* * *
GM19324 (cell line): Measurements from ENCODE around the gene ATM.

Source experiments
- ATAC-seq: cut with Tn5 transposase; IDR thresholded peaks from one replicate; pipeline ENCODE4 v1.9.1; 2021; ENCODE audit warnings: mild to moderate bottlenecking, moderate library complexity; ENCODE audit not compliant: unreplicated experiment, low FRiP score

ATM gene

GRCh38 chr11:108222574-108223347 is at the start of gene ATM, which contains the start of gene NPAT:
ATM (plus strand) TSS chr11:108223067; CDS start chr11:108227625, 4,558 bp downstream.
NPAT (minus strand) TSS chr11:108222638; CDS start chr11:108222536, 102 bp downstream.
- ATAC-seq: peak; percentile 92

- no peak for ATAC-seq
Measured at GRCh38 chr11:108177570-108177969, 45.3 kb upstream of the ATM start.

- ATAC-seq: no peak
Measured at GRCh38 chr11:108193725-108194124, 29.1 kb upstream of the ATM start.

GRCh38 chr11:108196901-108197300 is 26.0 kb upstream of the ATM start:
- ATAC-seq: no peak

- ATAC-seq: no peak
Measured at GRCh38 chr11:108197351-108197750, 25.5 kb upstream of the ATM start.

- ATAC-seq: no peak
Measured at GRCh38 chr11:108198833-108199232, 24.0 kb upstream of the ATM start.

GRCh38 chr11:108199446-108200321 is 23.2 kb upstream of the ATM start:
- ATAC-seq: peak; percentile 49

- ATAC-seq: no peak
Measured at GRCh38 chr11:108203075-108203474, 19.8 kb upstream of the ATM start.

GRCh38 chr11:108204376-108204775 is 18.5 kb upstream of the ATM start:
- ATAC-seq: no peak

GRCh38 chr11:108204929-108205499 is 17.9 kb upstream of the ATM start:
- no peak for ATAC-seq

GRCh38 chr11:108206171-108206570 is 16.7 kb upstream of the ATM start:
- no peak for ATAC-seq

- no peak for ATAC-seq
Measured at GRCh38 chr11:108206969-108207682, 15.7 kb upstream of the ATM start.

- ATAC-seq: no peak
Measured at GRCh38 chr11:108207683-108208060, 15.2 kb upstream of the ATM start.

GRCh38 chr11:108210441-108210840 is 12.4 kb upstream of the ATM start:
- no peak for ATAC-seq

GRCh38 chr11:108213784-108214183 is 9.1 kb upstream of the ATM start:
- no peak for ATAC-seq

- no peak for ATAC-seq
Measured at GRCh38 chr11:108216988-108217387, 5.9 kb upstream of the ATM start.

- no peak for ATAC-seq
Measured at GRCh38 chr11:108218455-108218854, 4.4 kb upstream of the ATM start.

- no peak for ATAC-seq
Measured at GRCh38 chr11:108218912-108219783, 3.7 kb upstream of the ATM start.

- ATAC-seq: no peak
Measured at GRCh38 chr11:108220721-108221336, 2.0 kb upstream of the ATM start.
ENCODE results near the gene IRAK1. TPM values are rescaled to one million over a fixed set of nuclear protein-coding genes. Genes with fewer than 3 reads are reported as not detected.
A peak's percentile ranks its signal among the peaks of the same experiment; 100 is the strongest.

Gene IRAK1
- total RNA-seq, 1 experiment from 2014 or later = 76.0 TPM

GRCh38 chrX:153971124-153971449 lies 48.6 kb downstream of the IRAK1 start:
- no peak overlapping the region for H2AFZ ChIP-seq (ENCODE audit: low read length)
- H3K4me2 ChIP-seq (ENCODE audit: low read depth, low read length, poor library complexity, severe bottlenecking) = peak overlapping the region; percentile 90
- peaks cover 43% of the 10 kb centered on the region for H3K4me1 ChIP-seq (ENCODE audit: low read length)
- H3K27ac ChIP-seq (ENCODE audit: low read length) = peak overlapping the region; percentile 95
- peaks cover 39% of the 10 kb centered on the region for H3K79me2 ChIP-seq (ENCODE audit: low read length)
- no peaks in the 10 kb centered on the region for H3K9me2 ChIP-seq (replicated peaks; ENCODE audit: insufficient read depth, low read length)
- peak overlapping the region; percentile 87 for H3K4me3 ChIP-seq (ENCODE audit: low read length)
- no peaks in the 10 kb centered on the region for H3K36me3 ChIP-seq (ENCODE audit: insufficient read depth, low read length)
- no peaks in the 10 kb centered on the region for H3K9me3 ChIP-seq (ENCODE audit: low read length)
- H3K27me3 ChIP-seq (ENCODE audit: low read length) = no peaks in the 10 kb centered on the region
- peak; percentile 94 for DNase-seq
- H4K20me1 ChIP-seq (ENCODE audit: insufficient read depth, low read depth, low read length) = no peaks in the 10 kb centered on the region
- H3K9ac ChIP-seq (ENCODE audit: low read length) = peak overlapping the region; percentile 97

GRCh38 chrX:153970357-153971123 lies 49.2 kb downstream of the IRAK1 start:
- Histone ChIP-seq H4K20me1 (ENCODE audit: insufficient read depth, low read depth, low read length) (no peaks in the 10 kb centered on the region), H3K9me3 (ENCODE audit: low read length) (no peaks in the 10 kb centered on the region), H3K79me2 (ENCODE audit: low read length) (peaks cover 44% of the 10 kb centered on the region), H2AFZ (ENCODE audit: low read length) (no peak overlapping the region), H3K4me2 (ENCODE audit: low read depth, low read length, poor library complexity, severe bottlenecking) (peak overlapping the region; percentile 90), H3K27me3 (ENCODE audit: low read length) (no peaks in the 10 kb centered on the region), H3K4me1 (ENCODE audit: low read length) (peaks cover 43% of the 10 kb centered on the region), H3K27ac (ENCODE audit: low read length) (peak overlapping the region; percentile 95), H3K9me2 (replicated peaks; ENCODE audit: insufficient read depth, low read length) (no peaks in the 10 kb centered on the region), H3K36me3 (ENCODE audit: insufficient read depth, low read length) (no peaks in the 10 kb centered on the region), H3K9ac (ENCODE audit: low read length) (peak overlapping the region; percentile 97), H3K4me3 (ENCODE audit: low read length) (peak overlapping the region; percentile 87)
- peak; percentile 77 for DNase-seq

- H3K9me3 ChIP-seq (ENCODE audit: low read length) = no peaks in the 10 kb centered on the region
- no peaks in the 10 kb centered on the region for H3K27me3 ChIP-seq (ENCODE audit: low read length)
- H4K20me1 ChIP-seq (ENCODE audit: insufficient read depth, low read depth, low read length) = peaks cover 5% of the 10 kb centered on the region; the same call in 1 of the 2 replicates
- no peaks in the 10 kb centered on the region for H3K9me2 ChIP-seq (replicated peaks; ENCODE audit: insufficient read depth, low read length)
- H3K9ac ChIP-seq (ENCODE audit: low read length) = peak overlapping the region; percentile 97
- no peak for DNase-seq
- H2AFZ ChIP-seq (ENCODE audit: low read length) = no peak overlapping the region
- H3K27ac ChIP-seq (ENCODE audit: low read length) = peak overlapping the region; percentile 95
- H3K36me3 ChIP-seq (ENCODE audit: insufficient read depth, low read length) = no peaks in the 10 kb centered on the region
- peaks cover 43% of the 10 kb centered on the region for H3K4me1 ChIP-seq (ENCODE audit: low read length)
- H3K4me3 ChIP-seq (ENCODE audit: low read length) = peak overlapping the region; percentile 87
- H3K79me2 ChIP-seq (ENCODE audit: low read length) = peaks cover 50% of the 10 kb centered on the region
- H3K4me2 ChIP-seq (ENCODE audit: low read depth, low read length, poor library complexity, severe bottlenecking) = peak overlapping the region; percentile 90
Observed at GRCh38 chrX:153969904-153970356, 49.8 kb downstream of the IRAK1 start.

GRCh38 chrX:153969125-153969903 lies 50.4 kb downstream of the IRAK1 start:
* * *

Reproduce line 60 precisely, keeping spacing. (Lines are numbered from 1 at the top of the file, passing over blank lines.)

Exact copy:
- peak; percentile 94 for DNase-seq